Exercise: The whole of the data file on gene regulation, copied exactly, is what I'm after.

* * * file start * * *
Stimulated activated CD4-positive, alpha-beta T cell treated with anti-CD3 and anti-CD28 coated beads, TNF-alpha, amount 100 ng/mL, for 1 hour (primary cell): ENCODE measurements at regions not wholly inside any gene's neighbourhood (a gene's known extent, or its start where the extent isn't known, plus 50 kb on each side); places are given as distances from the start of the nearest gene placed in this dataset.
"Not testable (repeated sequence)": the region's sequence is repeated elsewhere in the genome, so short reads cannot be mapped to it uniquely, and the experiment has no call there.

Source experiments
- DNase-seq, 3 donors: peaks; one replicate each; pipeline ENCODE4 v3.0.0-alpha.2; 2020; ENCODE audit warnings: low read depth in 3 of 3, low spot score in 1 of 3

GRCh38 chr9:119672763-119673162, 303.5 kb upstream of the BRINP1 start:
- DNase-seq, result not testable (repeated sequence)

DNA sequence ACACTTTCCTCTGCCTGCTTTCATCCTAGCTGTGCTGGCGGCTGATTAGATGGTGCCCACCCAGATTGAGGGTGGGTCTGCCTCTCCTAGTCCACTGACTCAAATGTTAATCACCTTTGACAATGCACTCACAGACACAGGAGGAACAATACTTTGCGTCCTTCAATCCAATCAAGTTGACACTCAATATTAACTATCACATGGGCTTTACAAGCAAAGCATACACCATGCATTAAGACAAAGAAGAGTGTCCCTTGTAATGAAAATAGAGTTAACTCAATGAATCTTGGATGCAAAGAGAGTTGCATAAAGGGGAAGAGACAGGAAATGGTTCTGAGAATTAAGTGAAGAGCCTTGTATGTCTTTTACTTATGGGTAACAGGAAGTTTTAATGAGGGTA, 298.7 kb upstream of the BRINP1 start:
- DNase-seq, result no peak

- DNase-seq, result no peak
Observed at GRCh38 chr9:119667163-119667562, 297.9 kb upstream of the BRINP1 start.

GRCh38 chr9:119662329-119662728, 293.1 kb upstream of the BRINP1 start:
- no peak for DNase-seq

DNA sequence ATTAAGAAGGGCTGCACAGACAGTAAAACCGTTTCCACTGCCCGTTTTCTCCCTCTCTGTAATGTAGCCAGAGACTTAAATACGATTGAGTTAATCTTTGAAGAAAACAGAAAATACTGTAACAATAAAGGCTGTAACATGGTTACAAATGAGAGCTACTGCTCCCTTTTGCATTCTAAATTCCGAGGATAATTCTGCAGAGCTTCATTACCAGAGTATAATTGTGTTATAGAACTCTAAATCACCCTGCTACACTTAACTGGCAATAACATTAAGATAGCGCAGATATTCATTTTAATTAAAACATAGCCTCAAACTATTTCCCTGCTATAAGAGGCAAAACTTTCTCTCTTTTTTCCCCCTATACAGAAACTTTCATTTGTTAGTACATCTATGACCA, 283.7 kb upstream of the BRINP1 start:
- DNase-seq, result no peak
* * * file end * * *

Stimulated activated CD4-positive, alpha-beta T cell treated with anti-CD3 and anti-CD28 coated beads, TNF-alpha, amount 100 ng/mL, for 1 hour (primary cell): ENCODE measurements at regions not wholly inside any gene's neighbourhood (a gene's known extent, or its start where the extent isn't known, plus 50 kb on each side); places are given as distances from the start of the nearest gene placed in this dataset.
"Not testable (repeated sequence)": the region's sequence is repeated elsewhere in the genome, so short reads cannot be mapped to it uniquely, and the experiment has no call there.

Source experiments
- DNase-seq, 3 donors: peaks; one replicate each; pipeline ENCODE4 v3.0.0-alpha.2; 2020; ENCODE audit warnings: low read depth in 3 of 3, low spot score in 1 of 3

GRCh38 chr9:119672763-119673162, 303.5 kb upstream of the BRINP1 start:
- DNase-seq, result not testable (repeated sequence)

DNA sequence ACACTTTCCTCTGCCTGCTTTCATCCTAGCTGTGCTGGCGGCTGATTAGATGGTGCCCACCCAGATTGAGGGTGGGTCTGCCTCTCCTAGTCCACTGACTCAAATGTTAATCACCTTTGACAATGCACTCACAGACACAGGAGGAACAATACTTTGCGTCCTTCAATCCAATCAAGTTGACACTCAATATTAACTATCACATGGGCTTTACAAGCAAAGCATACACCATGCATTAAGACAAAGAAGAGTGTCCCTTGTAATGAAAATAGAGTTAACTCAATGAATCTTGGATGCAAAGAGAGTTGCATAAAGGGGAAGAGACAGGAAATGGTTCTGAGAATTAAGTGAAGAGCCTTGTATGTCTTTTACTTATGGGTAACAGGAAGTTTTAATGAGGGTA, 298.7 kb upstream of the BRINP1 start:
- DNase-seq, result no peak

- DNase-seq, result no peak
Observed at GRCh38 chr9:119667163-119667562, 297.9 kb upstream of the BRINP1 start.

GRCh38 chr9:119662329-119662728, 293.1 kb upstream of the BRINP1 start:
- no peak for DNase-seq

DNA sequence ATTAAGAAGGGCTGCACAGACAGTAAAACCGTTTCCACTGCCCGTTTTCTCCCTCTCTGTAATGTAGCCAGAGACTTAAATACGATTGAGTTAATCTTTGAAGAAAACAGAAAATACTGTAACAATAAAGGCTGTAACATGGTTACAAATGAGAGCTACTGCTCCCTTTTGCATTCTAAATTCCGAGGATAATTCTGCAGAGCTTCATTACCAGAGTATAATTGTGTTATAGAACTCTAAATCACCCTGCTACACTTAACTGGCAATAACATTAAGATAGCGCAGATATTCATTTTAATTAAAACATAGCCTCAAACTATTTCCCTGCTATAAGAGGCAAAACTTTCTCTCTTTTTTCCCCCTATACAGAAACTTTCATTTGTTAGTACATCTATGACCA, 283.7 kb upstream of the BRINP1 start:
- DNase-seq, result no peak